Funeral directors need to be aware of the needs of non-religious people. A unique investigation into the subject funded by the Economic and Social Research Council (ESRC) provides a snapshot of a defining aspect of life - or indeed death.
"The issue of death is one of the most important incidents that all societies deal with," says Dr Matthew Engelke, at the London School of Economics. "I wanted to look at how, in contemporary society, people who do not believe in an afterlife are commemorated at a funeral."
To carry out the research, Dr Engelke focused on funerals provided by the British Humanist Association (BHA). "It was clear that the people who chose these funeral services were not necessarily humanists or atheists. They generally described themselves as 'non-religious', which covered the entire spectrum from absolute atheist to a more general lack of commitment or belief, especially when it comes to organised religion."
One of the most striking aspects of BHA funeral ceremonies is that they strive to be true to the individual, to reflect as best as possible the character, world views and the sensibilities of the person who has died. "The focus is almost exclusively on the person, which is often not the case with the more traditional religious ceremonies" says Dr Engelke.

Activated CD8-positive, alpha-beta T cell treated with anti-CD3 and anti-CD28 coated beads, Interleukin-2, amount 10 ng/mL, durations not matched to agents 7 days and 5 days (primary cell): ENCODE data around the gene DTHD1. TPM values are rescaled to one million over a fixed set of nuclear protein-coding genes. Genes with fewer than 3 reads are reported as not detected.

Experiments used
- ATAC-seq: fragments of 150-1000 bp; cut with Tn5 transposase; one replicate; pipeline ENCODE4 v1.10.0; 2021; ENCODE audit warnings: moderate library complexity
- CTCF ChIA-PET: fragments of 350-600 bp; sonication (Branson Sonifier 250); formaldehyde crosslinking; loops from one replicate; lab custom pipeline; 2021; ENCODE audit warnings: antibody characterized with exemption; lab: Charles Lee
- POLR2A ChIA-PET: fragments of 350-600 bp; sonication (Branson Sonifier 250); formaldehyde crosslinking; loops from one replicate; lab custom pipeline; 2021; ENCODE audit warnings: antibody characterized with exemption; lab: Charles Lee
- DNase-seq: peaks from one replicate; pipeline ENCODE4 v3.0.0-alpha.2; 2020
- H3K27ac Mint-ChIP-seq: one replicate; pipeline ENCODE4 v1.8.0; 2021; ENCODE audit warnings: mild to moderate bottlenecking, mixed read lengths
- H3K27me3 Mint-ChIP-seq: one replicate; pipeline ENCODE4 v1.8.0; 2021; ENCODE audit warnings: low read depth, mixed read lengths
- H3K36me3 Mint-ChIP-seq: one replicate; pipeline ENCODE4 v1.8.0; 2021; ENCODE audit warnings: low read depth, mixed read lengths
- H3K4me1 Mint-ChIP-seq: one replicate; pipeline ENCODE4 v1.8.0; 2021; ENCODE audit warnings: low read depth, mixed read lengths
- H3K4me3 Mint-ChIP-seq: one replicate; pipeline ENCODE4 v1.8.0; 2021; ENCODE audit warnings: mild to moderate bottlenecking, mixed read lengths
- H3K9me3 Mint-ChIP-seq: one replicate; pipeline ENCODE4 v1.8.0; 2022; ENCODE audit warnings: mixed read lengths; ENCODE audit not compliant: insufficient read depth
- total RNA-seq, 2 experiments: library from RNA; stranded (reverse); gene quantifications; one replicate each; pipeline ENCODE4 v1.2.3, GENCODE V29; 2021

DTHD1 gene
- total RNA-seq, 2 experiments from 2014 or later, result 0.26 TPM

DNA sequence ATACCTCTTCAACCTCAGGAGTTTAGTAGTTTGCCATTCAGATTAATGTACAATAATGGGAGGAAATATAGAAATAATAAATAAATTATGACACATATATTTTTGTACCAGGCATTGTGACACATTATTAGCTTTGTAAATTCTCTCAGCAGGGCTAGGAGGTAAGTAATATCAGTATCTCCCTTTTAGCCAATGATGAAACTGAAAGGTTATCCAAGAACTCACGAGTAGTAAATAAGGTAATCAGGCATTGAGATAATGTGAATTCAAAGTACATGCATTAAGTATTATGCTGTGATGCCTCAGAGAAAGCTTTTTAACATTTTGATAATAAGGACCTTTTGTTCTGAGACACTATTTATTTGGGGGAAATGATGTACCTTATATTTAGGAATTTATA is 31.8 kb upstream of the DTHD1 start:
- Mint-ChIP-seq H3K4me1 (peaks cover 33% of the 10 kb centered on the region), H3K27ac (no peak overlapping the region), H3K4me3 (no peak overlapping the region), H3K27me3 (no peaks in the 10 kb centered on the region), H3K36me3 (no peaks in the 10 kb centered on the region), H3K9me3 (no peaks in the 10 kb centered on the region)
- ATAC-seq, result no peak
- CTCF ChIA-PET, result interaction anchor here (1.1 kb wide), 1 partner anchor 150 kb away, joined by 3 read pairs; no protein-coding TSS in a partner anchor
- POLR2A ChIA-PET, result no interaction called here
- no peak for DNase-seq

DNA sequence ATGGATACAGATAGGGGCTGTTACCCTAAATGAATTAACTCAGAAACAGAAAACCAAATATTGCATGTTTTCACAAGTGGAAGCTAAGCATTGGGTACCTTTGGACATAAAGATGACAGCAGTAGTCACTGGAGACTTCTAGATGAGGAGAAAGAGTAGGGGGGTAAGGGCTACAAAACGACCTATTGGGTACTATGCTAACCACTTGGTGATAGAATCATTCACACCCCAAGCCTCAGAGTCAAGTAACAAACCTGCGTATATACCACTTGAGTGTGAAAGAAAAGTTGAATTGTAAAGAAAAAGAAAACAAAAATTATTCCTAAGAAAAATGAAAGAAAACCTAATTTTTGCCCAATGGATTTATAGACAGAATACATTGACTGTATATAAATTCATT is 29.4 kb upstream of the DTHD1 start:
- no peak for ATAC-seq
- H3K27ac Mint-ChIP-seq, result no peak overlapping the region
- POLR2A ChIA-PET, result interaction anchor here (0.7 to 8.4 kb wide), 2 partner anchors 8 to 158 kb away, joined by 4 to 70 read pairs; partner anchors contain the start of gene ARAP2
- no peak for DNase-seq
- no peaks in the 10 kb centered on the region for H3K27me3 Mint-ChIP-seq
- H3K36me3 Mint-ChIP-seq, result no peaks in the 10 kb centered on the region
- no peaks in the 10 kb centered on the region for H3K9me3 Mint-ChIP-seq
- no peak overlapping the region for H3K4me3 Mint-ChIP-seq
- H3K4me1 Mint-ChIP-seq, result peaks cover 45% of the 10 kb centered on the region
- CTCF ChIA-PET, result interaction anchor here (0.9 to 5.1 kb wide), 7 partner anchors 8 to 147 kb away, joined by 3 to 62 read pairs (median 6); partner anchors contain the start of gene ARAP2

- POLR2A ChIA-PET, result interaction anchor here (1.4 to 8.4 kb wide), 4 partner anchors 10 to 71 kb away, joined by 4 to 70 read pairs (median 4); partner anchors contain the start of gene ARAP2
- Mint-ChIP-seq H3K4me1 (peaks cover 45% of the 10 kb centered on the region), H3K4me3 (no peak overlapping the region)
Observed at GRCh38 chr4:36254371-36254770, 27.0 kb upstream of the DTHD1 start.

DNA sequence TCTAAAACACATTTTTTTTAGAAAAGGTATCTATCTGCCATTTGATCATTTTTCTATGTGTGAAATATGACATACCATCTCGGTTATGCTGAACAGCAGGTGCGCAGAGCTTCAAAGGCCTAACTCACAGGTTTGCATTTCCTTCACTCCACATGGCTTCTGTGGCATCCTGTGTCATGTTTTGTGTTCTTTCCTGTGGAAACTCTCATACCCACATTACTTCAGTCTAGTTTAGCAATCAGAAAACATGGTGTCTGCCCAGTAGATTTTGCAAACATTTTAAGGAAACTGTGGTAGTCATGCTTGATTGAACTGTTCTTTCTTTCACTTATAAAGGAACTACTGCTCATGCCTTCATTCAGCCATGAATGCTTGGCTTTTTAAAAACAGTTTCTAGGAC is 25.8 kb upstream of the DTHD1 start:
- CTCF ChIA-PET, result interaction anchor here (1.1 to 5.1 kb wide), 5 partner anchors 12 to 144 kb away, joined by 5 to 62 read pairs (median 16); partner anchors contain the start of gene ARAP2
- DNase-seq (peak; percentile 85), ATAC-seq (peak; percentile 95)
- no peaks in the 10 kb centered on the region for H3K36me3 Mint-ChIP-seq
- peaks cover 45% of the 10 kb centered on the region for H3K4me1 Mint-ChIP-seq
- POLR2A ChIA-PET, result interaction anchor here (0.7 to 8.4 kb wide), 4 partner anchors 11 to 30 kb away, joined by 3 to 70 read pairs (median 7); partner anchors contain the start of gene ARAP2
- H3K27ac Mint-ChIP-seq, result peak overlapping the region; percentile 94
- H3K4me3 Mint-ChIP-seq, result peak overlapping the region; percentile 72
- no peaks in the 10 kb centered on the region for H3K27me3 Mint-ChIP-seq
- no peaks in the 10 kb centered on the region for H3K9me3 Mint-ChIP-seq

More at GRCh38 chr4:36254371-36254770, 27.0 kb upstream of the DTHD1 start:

This emphasis on the individual is an increasingly important phenomenon in modern Western life, suggests Dr Engelke. In many societies, and in ritual ceremonies down the ages, the place of the individual in the ritual is often the least important consideration.
In humanist ceremonies, being true to the individual is most central. Dr Engelke commonly came across family members and friends who said: "We told the funeral director John did not go to church so we did not want a vicar to take the funeral".
"This gives an intriguing glimpse into the extent to which modern citizens feel it important to express their uniqueness and individuali
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